Changes to post-mortem protocols cannot solve chronic organ donation shortage in India
On November 15, 2021, the Indian government notified a change in the country’s post-mortem protocols. The new protocol allows post-mortem procedures to be performed after sunset. Prior to that, autopsies were performed before sunset, unless law enforcement specifically authorized them to be performed at night.
As a result, organs from many potential donors were not eligible for transplants because the window for organ harvesting and storage is short. The revised rules are expected to stimulate organ donation and transplants, facilitating timely harvesting after the post-mortem procedure.
With new protocols and legal changes, the government has worked to simplify and promote organ donation and transplants in the country.
However, despite these measures, India faces a significant and chronic organ shortage. This deficit has in turn led to the exploitation of the poor and vulnerable segments of society, the illegal organ trade and “transplant tourism”.
An unmet demand
There is a large gap between demand and supply of human organs and tissues in India. Rising rates of diabetes and specific organ diseases (especially the liver and kidneys) have also contributed to an increase in the demand for organ transplants.
According to the Global Observatory on Donation and Transplantation, India performed the third highest number of transplants in the world in 2019. At the same time, India reported a dismal organ donation rate of 0, 65 per million inhabitants.
A number of reasons have been identified to explain the shortage of organ donation in the country. There is a lack of awareness among the population about the organ donation process, which gives rise to superstitions and misconceptions about the practice. Religious constraints and infrastructure issues are also barriers to organ donation.
Protocols for declaring someone “brain dead” are also unclear and vary from hospital to hospital. This results in confusion and delays.
Brainstem death has been linked to organ donation in India and is mentioned in the Human Organs and Tissues Transplantation Act 1994. But it has no place in the 1969 Birth and Death Registration Act. In a situation where the family of the person declared dead from the brainstem is unwilling to donate their organs, hospitals are unsure of whether to continue ventilatory support, which often leads to prolonged ventilatory support.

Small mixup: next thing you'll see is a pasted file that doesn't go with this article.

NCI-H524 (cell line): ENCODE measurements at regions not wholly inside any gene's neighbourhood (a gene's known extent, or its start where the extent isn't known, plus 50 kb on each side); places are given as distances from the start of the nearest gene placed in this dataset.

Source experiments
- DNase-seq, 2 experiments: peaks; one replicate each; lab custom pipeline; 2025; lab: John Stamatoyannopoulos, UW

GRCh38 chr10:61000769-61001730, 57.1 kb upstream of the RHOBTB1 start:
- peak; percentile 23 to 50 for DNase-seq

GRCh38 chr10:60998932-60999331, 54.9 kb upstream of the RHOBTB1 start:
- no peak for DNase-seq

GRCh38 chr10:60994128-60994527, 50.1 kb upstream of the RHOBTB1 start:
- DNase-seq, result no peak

This creates an ethical and legal dilemma – whereby a person is only considered deceased if the family agrees to donate the organs and their respiratory support is withdrawn. But if the family does not want to donate the organs, the person continues to be ventilated.
Gender gap in organ donation
Gender plays a role in organ transplants, as is evident when we look at the data on organ donation. An analysis by Dr Vivek Kute, professor at the Institute of Kidney Diseases and Research Center-Institute of Transplantation Sciences, Gujarat, found that 78% of living organ donors in India were female. But unlike their overwhelming representation among organ donors, their share among organ recipients was a dismal 19%.
The biased representation of women in organ donor figures has its roots in preconceived gender roles. Care work is often seen as a woman’s primary responsibility, and these social conditions indirectly compel women to donate their organs when a family member is in need.
When a country performs poorly on gender equality, it is reasonable to expect larger gender gaps in organ donation. If women do not have the same economic opportunities as men, they will be expected to be donors. This is because organ donors are required to take time off work for surgery and recovery.
The organ shortage and the fact that only people related to a person in need can legally donate their organs inevitably make it difficult to find a suitable donor and open the door to the illegal organ trade.
In 2002, researchers in Chennai interviewed 305 people who had sold a kidney and found that 60% of the women surveyed and 95% of the men surveyed worked as laborers or street vendors. In addition, 96% of those surveyed had sold their kidneys to settle debts. And 95% said wanting to help someone who is sick was not a big factor in their decisions.